Living the Scientific Life (Scientist, Interrupted)

Puddling Butterflies

This is a pictorial tutorial on distinguishing
the Cloudless Sulphur, Phoebis sennae (individual on left),
from the Sleepy Orange butterfly, Eurema nicippe (group on right).

This photo was taken just north of US 290 on the east side of Roberts Road at a vacant lot posted “For Sale” for commercial development. Puddling is a social activity of butterfly species. The butterflies are fortifying themselves with dissolved salts from the soil.

Image: Biosparite.

If you have a high-resolution digitized nature image that you’d like to share with your fellow readers, feel free to email it to me, along with information about the image and how you’d like it to be credited.



  1. #1 Julie Stahlhut
    October 24, 2006

    Lovely photo! I’ve always had a fondness for sulphurs.

  2. #2 biosparite
    October 24, 2006

    You might check the NABA (North American Butterfly Assn.)website to see if there is a chapter in your area. Our Houston chapter has field trips and butterfly counts throughout our subtropical warm season, i.e., February or March through late October. If there is a chapter near you, you will have lots of fun with the programs and activities and see lots of butterflies. Beginners who attend our counts almost uniformly declare at the end of the day that they had no idea there are so many butterfly species in the count area. The occasion for this photo was a return trip to the Katy Prairie count circle by several of us after the previous week’s count had found over 5000 cloudless sulphurs and over 1600 sleepy oranges swarming a field full of a sulphur host plant, Cassia obtusifolia, just a couple of hundred yards north of the site of this photo.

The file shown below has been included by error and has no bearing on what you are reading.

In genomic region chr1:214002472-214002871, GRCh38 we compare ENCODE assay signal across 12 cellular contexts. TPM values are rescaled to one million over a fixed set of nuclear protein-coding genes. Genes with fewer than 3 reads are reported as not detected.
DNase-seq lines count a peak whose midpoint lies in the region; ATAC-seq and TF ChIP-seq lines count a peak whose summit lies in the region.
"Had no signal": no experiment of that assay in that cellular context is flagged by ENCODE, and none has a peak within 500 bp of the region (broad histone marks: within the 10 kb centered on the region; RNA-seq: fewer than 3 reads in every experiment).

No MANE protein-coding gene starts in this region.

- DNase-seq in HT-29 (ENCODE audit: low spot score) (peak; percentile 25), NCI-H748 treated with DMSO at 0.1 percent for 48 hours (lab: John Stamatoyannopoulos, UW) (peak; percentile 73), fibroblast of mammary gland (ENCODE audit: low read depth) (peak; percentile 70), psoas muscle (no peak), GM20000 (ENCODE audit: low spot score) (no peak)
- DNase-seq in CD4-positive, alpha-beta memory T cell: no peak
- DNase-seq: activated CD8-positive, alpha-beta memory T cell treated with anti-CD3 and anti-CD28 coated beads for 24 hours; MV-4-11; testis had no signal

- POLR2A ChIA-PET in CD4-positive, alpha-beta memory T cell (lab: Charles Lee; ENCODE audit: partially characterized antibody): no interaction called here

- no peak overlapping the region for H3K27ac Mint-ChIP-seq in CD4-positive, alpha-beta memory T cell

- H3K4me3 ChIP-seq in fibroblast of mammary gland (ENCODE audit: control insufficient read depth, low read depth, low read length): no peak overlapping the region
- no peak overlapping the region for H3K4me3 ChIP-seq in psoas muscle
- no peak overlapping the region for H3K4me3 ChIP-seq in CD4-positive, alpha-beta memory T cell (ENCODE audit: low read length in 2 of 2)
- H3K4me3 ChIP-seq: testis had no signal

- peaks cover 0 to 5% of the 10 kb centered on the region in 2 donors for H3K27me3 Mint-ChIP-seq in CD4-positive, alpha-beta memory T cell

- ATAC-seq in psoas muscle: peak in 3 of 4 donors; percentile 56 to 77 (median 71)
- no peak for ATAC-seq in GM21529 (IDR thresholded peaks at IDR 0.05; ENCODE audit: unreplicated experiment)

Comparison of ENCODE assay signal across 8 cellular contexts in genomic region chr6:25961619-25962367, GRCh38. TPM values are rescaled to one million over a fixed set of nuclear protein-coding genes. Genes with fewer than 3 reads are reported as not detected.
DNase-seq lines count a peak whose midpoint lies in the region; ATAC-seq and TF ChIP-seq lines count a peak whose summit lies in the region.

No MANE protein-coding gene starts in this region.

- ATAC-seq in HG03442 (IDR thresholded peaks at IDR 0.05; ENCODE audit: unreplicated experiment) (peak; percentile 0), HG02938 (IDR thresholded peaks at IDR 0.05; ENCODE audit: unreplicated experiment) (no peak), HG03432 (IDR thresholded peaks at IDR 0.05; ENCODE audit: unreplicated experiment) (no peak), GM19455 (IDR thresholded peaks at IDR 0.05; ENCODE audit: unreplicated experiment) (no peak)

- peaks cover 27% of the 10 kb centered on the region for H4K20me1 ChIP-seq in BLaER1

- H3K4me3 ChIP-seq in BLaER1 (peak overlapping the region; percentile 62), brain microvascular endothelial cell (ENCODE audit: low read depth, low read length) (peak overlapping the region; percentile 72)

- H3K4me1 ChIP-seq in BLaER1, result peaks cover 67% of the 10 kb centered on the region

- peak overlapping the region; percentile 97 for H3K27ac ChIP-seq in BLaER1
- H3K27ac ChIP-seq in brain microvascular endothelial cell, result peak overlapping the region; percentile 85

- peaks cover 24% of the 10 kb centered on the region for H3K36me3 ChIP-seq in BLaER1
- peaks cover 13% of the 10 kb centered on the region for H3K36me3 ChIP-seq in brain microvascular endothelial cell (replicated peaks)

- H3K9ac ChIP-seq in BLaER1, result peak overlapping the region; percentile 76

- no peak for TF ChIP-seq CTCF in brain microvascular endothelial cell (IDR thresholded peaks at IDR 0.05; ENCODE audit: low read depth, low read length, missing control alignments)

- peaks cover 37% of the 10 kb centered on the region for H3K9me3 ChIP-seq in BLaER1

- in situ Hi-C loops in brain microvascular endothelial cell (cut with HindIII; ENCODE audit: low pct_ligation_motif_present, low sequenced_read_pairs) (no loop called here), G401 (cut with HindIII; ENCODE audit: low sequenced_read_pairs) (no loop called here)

New comments have been disabled.